Do you desire large garlic bulbs? When the ground is ready, plant the cloves in your garden. Although it may seem too early to plant a crop outside, keep in mind that garlic needs a chilling period and is cold-hardy. I’ve in the past planted additional cloves in my garden during a thaw in February or March. This gives the garlic four to six weeks, or even longer!) of cold which should be enough to initiate bulb formation.

A Step-by-step Guide to Planting

Garlic is simple to grow! It requires little maintenance and encounters few pests and diseases. Even the deer that wander my property don’t often bother my garlic patches. Here’s how to plant garlic in the spring:

1 – Find the best location for growing garlic. This is particularly crucial for garlic planted in the spring because you want the plants to grow as quickly as possible once the weather warms. In a garden with at least eight hours of direct sunlight each day, garlic thrives. Raised beds, I’ve discovered, produce healthier plants and bigger bulbs when I grow garlic.

2 – Prep the soil. A nitrogen-rich soil is what garlic prefers. Prior to planting, I incorporate aged manure or compost as well as an organic granular fertilizer. If you know you’ll be planting green or bulb garlic in the spring, try to prepare the site in the fall. When you have a planting window due to weather, you’ll appreciate the time savings.

3 – Plant the cloves. The cloves should be planted six inches apart and two to three inches deep. To maximize growing space, I arrange my plants in a grid pattern in my raised beds.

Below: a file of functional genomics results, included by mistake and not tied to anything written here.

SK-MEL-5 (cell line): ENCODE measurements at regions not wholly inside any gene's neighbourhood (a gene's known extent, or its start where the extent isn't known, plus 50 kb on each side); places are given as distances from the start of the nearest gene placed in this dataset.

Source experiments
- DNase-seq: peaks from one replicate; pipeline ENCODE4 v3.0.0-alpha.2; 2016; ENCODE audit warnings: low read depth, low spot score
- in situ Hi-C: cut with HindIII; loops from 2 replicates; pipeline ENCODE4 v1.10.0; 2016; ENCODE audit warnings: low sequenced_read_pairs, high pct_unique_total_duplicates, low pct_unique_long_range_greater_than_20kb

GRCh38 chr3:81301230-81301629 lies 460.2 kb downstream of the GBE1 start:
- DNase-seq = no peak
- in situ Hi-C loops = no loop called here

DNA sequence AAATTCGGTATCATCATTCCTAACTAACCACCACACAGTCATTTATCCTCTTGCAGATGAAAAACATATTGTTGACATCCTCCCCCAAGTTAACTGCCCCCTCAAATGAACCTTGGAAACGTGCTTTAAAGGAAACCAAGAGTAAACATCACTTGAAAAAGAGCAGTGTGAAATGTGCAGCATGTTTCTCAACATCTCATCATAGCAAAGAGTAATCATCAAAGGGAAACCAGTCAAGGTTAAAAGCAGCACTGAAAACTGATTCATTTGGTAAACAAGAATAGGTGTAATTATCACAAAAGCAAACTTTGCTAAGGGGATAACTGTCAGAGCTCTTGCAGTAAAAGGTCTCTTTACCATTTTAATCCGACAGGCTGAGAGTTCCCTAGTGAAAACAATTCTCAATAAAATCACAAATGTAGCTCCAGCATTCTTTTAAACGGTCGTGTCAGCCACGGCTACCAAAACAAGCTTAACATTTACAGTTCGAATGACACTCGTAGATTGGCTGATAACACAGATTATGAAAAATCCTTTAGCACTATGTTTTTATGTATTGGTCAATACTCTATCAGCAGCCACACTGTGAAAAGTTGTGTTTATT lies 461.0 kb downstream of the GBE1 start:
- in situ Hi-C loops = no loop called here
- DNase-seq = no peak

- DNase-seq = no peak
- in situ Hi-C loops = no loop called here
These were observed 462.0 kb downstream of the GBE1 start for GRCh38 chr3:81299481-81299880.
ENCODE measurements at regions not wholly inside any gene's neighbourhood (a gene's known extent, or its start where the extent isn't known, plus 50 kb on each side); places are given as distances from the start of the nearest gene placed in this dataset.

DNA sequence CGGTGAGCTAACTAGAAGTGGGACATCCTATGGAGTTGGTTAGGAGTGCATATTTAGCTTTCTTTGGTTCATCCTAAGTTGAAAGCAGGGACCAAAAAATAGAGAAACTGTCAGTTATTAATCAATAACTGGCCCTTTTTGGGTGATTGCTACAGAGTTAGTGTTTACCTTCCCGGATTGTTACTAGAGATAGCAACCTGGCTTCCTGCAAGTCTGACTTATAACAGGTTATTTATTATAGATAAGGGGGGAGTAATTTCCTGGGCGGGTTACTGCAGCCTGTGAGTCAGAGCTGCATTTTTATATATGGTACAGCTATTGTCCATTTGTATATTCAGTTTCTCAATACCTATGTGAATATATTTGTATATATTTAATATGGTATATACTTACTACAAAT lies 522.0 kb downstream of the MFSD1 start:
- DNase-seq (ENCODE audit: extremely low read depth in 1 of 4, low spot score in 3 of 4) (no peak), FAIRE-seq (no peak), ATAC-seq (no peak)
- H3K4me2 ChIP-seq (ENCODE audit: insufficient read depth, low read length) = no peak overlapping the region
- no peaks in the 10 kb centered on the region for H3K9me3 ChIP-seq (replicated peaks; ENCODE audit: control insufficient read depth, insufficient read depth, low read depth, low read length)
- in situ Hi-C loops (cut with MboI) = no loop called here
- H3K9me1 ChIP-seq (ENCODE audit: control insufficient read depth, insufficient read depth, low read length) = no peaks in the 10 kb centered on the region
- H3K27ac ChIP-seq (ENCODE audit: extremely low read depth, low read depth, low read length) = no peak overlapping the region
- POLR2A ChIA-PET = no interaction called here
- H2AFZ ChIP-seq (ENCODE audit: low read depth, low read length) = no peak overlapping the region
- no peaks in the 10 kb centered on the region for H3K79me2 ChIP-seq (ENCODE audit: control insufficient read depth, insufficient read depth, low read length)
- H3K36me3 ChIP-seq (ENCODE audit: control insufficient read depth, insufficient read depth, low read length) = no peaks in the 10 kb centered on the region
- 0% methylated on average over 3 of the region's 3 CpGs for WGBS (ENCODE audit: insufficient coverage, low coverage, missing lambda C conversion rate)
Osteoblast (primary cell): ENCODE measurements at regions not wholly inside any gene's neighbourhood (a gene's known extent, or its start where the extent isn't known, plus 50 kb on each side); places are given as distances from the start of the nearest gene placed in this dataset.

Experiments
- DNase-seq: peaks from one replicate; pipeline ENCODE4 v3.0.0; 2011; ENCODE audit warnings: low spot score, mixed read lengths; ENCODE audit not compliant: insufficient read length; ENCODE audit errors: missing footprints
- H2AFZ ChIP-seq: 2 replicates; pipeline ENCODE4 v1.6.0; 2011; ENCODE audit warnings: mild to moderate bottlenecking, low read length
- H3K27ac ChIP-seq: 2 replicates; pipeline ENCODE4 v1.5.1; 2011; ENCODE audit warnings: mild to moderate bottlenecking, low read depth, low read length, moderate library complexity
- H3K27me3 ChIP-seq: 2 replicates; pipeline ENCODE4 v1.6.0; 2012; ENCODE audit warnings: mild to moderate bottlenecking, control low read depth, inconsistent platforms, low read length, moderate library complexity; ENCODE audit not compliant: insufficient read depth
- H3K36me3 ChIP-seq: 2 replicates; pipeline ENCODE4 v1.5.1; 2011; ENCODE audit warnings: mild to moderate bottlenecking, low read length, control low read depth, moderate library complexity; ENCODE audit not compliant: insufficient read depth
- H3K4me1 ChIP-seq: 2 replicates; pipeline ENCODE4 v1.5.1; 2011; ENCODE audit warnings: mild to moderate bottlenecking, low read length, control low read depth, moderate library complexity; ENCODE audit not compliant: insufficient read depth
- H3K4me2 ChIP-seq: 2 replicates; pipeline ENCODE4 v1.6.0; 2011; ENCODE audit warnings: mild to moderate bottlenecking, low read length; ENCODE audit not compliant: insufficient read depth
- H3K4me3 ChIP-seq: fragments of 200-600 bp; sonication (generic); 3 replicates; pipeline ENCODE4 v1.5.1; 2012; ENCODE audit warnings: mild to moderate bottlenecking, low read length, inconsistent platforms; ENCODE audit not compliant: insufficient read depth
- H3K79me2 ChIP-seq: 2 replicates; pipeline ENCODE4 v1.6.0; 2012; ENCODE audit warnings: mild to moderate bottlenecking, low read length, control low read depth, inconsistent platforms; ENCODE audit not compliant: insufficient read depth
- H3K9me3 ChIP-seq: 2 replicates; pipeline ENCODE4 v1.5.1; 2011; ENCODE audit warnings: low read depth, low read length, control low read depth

4 – Mulch the bed.Put two to three inches of straw or chopped-up leaves on top of the bed after the cloves have been planted.

5 – Water deeply. Give the garlic bed a thorough watering to make sure the newly planted cloves have all the moisture they require to begin developing roots.

When to Harvest Spring-planted Garlic

When the lower half of the plant’s leaves have turned brown, garlic is ready to be dug. As was mentioned earlier, spring-planted garlic needs a few extra weeks in the garden to grow to its full size. Keep an eye on the leaves, and when the bottom three or four have dried out and turned brown, gently lift the bulbs from the ground with a garden fork.

Tips to Successfully Plant Garlic in the Spring


1. Start as Early as Feasibly Possible

The key to getting a good crop from garlic planted in the spring, in my experience, is to get it in the ground as soon as it can be worked. Garlic that is sown in the spring rather than the previous fall frequently develops a single large clove instead of a cluster of bulbs. These have a scallion or green onion appearance and taste fine, but they are not what you expect when you plant garlic.